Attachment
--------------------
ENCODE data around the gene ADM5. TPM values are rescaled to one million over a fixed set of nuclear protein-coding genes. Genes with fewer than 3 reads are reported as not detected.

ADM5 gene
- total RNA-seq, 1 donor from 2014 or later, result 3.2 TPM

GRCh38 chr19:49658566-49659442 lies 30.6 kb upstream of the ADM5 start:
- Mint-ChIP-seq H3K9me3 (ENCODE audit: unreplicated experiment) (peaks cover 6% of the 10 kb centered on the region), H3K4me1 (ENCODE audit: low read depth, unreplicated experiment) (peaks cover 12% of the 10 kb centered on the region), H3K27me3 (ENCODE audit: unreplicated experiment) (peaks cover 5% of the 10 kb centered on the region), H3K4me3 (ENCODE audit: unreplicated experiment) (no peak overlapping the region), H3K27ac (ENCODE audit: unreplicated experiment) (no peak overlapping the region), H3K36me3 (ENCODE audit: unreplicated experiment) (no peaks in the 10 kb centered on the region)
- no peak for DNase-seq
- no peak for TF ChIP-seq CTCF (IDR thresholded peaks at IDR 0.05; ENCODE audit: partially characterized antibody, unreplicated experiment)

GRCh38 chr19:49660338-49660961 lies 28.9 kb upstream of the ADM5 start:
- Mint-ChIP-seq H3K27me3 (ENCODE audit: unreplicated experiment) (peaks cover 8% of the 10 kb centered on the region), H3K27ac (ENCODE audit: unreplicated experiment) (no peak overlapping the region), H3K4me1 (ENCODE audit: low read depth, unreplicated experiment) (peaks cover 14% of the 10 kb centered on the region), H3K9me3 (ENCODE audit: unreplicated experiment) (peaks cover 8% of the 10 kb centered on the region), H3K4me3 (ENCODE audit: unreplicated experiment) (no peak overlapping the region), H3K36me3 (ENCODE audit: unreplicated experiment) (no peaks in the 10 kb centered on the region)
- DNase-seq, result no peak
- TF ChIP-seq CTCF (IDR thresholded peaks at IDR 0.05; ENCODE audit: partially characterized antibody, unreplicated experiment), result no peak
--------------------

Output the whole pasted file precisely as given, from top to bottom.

ENCODE data around the gene ADM5. TPM values are rescaled to one million over a fixed set of nuclear protein-coding genes. Genes with fewer than 3 reads are reported as not detected.

ADM5 gene
- total RNA-seq, 1 donor from 2014 or later, result 3.2 TPM

GRCh38 chr19:49658566-49659442 lies 30.6 kb upstream of the ADM5 start:
- Mint-ChIP-seq H3K9me3 (ENCODE audit: unreplicated experiment) (peaks cover 6% of the 10 kb centered on the region), H3K4me1 (ENCODE audit: low read depth, unreplicated experiment) (peaks cover 12% of the 10 kb centered on the region), H3K27me3 (ENCODE audit: unreplicated experiment) (peaks cover 5% of the 10 kb centered on the region), H3K4me3 (ENCODE audit: unreplicated experiment) (no peak overlapping the region), H3K27ac (ENCODE audit: unreplicated experiment) (no peak overlapping the region), H3K36me3 (ENCODE audit: unreplicated experiment) (no peaks in the 10 kb centered on the region)
- no peak for DNase-seq
- no peak for TF ChIP-seq CTCF (IDR thresholded peaks at IDR 0.05; ENCODE audit: partially characterized antibody, unreplicated experiment)

GRCh38 chr19:49660338-49660961 lies 28.9 kb upstream of the ADM5 start:
- Mint-ChIP-seq H3K27me3 (ENCODE audit: unreplicated experiment) (peaks cover 8% of the 10 kb centered on the region), H3K27ac (ENCODE audit: unreplicated experiment) (no peak overlapping the region), H3K4me1 (ENCODE audit: low read depth, unreplicated experiment) (peaks cover 14% of the 10 kb centered on the region), H3K9me3 (ENCODE audit: unreplicated experiment) (peaks cover 8% of the 10 kb centered on the region), H3K4me3 (ENCODE audit: unreplicated experiment) (no peak overlapping the region), H3K36me3 (ENCODE audit: unreplicated experiment) (no peaks in the 10 kb centered on the region)
- DNase-seq, result no peak
- TF ChIP-seq CTCF (IDR thresholded peaks at IDR 0.05; ENCODE audit: partially characterized antibody, unreplicated experiment), result no peak